“Character is more important than being sharp,” said the interesting idiot (that would be me).
A lot of people have complimented me on the photo above. I’ve even printed it for someone to hang in her living room. I’m not sure what it is about the photo. Maybe it’s the perspective…maybe the colors…maybe a mixture of a bunch of things. Whatever it is…it seems to draw some people to it. But if you really look at it, it’s not really in focus. It was taken on slide film (Kodak Ektachrome 1600) with a manual camera (Nikkormat EL2).
I was conversing with some photography friends, bemoaning the fact that the digital revolution seems to have brought sharpness and clarity to the forefront of what people look for in photos. Everyone wants things to be crystal clear…no blurriness or fuzziness at all. Seems like whenever clients or anyone looks at a photo now-a-days, the first thing they look for is sharpness.
There’s a great quote out there that says, “Every time someone tells me how sharp my photos are, I assume that it isn’t a very interesting photograph. If it were, they would have more to say.” ~Author Unknown
It’s gotten me to the point of working with film again. You just can’t beat the grain and character. I’ve even started to get heavily into polaroids. I’ve picked up three polaroid cameras in the last week. (Posts about polaroids to come soon!!)
Some people have asked me what I was thinking when I decided on my yearbook quotes. I jokingly claim to not know. But the truth is that even at that age, I never wanted a life of comfort. I didn’t want things to come easy because I knew that it’s amidst struggle and pain that we really grow as people. When you’re hanging on for dear life…in those moments when you want to just die or not exist (and I’ve had many of those moments), that’s when you really learn about yourself, about life, and about God. You learn what you’re made of. You learn how weak or how strong you really are. You learn how you need to grow. It’s the only way you develop in character.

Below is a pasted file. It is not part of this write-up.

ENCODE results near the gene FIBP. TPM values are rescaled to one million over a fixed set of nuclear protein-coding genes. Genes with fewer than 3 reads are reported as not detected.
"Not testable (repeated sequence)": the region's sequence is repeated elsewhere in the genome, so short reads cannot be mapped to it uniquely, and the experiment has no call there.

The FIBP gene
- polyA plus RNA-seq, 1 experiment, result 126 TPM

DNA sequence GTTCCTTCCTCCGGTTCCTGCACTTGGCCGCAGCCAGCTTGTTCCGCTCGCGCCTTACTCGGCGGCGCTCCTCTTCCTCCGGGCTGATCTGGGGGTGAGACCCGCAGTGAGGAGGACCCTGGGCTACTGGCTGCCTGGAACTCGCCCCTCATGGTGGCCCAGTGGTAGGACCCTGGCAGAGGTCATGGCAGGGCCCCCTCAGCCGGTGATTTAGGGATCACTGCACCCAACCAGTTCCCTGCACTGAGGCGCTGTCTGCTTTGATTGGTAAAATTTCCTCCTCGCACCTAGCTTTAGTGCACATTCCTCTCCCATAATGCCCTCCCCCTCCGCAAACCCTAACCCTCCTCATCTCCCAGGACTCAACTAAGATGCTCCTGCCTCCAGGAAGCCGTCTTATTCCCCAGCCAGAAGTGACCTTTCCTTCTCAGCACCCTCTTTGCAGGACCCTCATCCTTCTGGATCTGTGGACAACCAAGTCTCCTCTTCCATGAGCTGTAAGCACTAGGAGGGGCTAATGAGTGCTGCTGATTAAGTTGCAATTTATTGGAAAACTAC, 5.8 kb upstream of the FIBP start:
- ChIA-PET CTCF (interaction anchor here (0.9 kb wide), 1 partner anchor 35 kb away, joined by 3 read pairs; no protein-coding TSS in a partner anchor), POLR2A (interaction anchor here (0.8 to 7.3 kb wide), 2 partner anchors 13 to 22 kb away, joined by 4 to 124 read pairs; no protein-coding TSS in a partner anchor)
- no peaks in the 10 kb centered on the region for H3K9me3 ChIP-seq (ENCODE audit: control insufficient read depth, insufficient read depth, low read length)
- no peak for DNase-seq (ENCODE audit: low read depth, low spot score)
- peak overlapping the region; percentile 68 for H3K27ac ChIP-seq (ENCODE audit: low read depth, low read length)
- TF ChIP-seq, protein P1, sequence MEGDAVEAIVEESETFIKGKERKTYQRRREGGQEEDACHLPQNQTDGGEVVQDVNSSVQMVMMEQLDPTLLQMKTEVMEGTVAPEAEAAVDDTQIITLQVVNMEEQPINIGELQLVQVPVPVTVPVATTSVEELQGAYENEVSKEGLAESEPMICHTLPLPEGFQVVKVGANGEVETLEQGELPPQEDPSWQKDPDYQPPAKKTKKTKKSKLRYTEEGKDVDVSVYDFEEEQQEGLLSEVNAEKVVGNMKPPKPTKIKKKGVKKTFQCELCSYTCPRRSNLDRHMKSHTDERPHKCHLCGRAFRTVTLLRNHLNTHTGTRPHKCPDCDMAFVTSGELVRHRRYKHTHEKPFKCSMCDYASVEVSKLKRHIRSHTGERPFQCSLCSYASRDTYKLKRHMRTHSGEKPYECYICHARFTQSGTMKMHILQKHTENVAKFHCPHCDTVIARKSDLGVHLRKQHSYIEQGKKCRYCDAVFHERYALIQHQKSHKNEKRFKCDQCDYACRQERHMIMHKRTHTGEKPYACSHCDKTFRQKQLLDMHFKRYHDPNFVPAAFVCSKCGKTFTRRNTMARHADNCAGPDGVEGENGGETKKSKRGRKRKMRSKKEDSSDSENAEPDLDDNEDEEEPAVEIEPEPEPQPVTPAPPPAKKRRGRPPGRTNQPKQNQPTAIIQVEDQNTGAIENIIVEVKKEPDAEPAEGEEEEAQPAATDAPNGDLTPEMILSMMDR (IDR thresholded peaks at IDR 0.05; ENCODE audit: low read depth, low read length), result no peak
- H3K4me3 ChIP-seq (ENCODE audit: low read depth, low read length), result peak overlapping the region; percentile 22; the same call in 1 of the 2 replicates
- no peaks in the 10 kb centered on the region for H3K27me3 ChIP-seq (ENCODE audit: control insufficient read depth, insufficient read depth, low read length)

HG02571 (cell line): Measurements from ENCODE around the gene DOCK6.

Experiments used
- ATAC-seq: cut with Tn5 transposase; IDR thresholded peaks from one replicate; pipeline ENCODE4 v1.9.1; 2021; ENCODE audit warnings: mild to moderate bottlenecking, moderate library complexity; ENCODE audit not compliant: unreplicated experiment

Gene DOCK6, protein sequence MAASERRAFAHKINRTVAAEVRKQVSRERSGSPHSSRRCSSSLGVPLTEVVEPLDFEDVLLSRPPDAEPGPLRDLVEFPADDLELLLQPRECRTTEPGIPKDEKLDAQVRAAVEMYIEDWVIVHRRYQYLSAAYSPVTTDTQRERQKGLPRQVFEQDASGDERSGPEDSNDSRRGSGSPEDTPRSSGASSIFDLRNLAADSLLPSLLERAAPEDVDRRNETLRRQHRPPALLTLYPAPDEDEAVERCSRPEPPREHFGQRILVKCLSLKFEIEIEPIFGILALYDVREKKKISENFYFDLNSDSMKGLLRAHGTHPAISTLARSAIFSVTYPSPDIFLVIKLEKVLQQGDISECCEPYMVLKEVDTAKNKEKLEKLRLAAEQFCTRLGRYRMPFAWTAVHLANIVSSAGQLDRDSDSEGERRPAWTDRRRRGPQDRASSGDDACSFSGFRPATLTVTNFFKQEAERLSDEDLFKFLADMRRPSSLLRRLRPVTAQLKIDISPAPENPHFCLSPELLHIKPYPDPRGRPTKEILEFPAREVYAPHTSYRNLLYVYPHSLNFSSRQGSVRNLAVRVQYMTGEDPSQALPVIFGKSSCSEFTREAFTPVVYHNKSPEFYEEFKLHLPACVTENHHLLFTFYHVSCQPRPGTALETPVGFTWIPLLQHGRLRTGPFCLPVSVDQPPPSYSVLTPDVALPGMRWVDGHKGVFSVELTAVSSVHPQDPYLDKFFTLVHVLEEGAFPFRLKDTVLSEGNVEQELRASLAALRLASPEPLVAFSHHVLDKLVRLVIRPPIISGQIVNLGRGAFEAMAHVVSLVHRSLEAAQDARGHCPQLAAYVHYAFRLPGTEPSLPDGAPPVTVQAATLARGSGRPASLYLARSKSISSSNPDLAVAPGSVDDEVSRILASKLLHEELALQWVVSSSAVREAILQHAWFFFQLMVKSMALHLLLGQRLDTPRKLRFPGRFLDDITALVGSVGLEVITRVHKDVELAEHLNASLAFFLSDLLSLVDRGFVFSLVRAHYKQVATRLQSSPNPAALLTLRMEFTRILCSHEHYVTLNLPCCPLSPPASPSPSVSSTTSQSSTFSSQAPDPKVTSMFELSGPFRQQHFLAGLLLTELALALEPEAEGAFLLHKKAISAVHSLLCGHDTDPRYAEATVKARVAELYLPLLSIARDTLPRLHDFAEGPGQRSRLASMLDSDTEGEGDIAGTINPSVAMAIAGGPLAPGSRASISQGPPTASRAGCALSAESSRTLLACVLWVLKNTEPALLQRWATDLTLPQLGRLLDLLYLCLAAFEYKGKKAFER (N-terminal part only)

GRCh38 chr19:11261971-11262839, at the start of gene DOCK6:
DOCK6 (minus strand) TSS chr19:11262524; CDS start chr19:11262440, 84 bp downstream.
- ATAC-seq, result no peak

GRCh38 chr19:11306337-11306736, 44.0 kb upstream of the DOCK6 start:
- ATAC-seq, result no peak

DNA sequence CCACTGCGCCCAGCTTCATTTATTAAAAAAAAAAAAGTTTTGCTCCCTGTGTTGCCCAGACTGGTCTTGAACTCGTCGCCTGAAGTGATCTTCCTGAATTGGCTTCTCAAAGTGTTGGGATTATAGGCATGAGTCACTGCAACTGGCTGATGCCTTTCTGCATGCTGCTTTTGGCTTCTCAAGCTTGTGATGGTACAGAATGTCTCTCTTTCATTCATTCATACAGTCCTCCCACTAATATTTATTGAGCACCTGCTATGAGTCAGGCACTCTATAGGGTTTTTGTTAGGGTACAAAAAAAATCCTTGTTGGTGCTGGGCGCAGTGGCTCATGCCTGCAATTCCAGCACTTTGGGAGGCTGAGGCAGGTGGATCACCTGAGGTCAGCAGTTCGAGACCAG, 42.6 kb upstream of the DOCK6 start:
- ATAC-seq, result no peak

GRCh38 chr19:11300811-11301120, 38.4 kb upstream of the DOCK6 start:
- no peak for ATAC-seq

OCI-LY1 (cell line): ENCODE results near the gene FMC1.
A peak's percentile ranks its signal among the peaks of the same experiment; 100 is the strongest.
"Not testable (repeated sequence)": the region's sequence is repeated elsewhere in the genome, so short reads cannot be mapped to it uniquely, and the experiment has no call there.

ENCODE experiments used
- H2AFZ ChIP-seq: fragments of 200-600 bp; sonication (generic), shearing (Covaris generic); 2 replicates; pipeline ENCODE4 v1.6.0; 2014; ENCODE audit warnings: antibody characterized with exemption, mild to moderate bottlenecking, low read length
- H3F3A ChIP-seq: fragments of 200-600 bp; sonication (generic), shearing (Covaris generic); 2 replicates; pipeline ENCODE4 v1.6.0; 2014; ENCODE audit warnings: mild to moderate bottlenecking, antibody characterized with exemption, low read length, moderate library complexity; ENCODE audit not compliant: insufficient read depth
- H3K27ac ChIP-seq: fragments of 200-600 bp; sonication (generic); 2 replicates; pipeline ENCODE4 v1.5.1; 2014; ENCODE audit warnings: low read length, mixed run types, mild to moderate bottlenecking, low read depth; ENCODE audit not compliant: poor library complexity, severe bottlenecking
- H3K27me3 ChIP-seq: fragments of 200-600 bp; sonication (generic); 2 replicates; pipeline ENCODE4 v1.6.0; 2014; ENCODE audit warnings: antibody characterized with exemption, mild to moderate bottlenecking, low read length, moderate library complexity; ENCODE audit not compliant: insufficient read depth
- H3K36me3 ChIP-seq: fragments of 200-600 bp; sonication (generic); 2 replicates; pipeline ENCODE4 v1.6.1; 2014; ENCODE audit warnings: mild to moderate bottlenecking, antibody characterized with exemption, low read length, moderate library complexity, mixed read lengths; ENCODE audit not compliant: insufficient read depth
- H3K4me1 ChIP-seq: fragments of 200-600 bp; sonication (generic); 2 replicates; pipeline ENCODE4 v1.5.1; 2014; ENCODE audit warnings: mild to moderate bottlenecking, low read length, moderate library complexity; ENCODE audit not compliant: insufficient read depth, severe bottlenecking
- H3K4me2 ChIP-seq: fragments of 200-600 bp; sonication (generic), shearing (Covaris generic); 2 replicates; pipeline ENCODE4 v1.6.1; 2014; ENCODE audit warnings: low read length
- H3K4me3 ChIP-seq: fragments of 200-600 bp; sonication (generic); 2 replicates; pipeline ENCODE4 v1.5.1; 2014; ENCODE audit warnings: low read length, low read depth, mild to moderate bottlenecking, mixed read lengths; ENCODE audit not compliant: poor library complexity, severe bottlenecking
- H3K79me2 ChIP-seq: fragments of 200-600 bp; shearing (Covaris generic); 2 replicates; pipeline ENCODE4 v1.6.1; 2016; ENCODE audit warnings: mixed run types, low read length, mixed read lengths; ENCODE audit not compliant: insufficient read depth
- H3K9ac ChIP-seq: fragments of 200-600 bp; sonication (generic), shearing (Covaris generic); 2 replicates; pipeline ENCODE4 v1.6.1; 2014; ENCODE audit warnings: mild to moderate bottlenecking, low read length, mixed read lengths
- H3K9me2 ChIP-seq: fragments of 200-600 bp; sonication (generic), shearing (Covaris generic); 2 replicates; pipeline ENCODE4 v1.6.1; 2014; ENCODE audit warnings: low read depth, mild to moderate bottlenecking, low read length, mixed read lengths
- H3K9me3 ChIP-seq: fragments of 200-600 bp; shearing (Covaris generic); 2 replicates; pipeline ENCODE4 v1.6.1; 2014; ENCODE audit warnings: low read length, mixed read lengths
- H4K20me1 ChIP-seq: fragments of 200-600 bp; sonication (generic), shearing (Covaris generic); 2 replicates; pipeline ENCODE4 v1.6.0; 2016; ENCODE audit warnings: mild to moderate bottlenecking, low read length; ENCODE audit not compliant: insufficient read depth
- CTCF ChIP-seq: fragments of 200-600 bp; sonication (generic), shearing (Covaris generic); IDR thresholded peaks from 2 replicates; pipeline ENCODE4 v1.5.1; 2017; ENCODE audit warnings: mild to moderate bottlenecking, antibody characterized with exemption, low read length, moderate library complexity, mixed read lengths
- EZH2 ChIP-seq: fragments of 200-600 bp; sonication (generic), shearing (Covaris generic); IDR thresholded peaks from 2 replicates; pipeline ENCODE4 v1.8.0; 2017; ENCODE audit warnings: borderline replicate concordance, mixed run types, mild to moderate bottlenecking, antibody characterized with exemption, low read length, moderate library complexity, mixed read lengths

If I were to have another quote to live by now, I’d probably pick something similar. I’m still not really interested in a life of comfort. Comfort lulls you to sleep and apathy. Give me a life of hardship. That’s the only way I’ll really grow to become the most of who I can be.
I think we as photographers, photography clients, or people who appreciate photography, need to relearn how we view photographs. Clarity is about technology. Character is about emotions and people. Clarity comes and goes. Character…character stays with us.